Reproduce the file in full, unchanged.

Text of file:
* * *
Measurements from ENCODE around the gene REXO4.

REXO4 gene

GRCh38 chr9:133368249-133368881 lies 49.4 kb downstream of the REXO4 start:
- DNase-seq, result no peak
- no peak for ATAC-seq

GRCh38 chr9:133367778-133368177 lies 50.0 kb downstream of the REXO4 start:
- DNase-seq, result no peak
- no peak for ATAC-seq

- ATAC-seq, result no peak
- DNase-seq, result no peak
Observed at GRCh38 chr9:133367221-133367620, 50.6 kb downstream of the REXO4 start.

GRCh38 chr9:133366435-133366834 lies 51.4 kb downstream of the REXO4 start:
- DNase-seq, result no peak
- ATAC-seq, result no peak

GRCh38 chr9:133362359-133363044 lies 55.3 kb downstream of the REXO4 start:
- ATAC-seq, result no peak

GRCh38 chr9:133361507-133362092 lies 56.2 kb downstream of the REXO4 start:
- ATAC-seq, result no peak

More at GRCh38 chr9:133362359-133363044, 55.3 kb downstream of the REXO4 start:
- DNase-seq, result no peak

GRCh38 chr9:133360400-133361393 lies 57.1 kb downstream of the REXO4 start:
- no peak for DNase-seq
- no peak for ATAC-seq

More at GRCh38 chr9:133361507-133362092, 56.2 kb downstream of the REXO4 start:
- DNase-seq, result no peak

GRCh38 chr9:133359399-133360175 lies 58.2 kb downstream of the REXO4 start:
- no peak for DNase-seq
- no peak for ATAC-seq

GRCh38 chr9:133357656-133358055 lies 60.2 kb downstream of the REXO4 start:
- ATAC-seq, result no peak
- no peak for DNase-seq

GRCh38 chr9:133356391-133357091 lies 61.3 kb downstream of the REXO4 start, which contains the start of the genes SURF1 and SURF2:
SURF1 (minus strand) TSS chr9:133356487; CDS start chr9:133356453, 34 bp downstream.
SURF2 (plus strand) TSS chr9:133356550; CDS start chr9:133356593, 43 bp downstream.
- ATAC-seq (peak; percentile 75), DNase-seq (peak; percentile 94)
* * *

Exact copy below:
Measurements from ENCODE around the gene REXO4.

REXO4 gene

GRCh38 chr9:133368249-133368881 lies 49.4 kb downstream of the REXO4 start:
- DNase-seq, result no peak
- no peak for ATAC-seq

GRCh38 chr9:133367778-133368177 lies 50.0 kb downstream of the REXO4 start:
- DNase-seq, result no peak
- no peak for ATAC-seq

- ATAC-seq, result no peak
- DNase-seq, result no peak
Observed at GRCh38 chr9:133367221-133367620, 50.6 kb downstream of the REXO4 start.

GRCh38 chr9:133366435-133366834 lies 51.4 kb downstream of the REXO4 start:
- DNase-seq, result no peak
- ATAC-seq, result no peak

GRCh38 chr9:133362359-133363044 lies 55.3 kb downstream of the REXO4 start:
- ATAC-seq, result no peak

GRCh38 chr9:133361507-133362092 lies 56.2 kb downstream of the REXO4 start:
- ATAC-seq, result no peak

More at GRCh38 chr9:133362359-133363044, 55.3 kb downstream of the REXO4 start:
- DNase-seq, result no peak

GRCh38 chr9:133360400-133361393 lies 57.1 kb downstream of the REXO4 start:
- no peak for DNase-seq
- no peak for ATAC-seq

More at GRCh38 chr9:133361507-133362092, 56.2 kb downstream of the REXO4 start:
- DNase-seq, result no peak

GRCh38 chr9:133359399-133360175 lies 58.2 kb downstream of the REXO4 start:
- no peak for DNase-seq
- no peak for ATAC-seq

GRCh38 chr9:133357656-133358055 lies 60.2 kb downstream of the REXO4 start:
- ATAC-seq, result no peak
- no peak for DNase-seq

GRCh38 chr9:133356391-133357091 lies 61.3 kb downstream of the REXO4 start, which contains the start of the genes SURF1 and SURF2:
SURF1 (minus strand) TSS chr9:133356487; CDS start chr9:133356453, 34 bp downstream.
SURF2 (plus strand) TSS chr9:133356550; CDS start chr9:133356593, 43 bp downstream.
- ATAC-seq (peak; percentile 75), DNase-seq (peak; percentile 94)